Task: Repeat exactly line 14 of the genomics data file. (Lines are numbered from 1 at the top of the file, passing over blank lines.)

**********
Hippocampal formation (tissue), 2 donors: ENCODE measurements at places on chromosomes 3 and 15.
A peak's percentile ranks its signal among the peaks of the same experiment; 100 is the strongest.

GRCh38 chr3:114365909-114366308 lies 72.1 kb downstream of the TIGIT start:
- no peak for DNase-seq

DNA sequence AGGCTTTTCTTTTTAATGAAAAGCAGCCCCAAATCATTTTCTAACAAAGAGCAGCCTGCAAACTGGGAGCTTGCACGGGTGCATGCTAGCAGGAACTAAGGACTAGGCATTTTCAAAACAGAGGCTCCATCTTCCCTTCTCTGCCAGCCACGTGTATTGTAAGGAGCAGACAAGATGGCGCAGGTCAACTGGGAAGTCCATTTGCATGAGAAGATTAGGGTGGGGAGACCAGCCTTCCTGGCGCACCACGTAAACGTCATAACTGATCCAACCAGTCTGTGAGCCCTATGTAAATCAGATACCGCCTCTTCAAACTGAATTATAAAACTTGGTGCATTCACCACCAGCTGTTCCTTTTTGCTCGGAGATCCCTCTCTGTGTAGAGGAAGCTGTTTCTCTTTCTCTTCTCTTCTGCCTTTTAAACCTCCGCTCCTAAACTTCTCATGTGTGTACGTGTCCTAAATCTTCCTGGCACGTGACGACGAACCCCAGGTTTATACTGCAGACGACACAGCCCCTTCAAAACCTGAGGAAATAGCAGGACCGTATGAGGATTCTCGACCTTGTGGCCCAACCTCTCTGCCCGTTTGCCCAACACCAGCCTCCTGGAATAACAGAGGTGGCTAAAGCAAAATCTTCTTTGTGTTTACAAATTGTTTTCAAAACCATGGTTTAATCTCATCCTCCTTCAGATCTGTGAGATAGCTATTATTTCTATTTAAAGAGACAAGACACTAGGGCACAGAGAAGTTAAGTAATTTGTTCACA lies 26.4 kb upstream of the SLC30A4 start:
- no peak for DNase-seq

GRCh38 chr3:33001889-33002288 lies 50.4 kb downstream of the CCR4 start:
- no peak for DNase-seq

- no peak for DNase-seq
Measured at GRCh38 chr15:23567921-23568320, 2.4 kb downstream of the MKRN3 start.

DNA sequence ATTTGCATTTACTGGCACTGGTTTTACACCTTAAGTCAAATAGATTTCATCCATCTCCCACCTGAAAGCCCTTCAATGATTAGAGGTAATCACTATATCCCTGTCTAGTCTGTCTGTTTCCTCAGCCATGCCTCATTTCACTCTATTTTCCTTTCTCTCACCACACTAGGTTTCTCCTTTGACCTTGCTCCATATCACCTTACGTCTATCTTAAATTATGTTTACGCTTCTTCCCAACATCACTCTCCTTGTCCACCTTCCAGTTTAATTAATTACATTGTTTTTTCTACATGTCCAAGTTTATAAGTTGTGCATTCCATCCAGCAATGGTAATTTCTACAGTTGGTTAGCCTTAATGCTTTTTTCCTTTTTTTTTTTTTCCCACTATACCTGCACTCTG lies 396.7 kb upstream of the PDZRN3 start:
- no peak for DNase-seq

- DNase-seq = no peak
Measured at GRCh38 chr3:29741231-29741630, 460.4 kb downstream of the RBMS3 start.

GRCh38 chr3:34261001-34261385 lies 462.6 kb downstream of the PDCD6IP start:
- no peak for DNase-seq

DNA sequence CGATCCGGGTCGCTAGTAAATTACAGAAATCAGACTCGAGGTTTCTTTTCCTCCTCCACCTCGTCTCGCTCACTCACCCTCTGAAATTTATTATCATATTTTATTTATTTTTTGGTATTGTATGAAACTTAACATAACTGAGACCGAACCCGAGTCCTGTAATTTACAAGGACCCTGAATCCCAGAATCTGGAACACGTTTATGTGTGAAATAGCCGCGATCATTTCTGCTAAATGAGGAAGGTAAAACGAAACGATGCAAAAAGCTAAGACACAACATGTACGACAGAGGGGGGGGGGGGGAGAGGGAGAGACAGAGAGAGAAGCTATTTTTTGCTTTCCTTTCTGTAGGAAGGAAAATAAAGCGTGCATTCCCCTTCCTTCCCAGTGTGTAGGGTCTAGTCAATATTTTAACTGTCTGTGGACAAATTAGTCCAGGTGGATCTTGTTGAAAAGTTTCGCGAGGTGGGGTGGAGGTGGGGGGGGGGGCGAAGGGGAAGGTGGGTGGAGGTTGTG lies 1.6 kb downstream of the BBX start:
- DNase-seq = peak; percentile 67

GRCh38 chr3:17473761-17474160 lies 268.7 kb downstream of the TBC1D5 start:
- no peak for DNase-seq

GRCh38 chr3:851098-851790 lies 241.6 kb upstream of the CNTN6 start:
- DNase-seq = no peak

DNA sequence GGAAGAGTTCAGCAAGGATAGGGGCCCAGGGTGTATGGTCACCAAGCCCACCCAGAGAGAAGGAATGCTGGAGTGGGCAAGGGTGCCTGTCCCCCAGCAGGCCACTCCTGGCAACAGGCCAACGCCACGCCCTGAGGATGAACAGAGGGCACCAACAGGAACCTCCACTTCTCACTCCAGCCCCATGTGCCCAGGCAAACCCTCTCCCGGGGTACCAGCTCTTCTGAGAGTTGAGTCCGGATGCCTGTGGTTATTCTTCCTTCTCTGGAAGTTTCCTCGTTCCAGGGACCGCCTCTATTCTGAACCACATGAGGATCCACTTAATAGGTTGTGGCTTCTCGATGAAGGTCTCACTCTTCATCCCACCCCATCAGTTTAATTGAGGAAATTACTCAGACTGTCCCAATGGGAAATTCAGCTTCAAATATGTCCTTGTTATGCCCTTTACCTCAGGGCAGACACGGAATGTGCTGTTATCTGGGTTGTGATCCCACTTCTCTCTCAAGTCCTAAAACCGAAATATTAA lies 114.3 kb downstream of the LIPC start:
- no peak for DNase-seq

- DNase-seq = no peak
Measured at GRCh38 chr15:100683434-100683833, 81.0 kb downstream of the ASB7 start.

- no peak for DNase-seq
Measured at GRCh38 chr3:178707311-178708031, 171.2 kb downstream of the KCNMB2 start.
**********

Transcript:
Measured at GRCh38 chr3:29741231-29741630, 460.4 kb downstream of the RBMS3 start.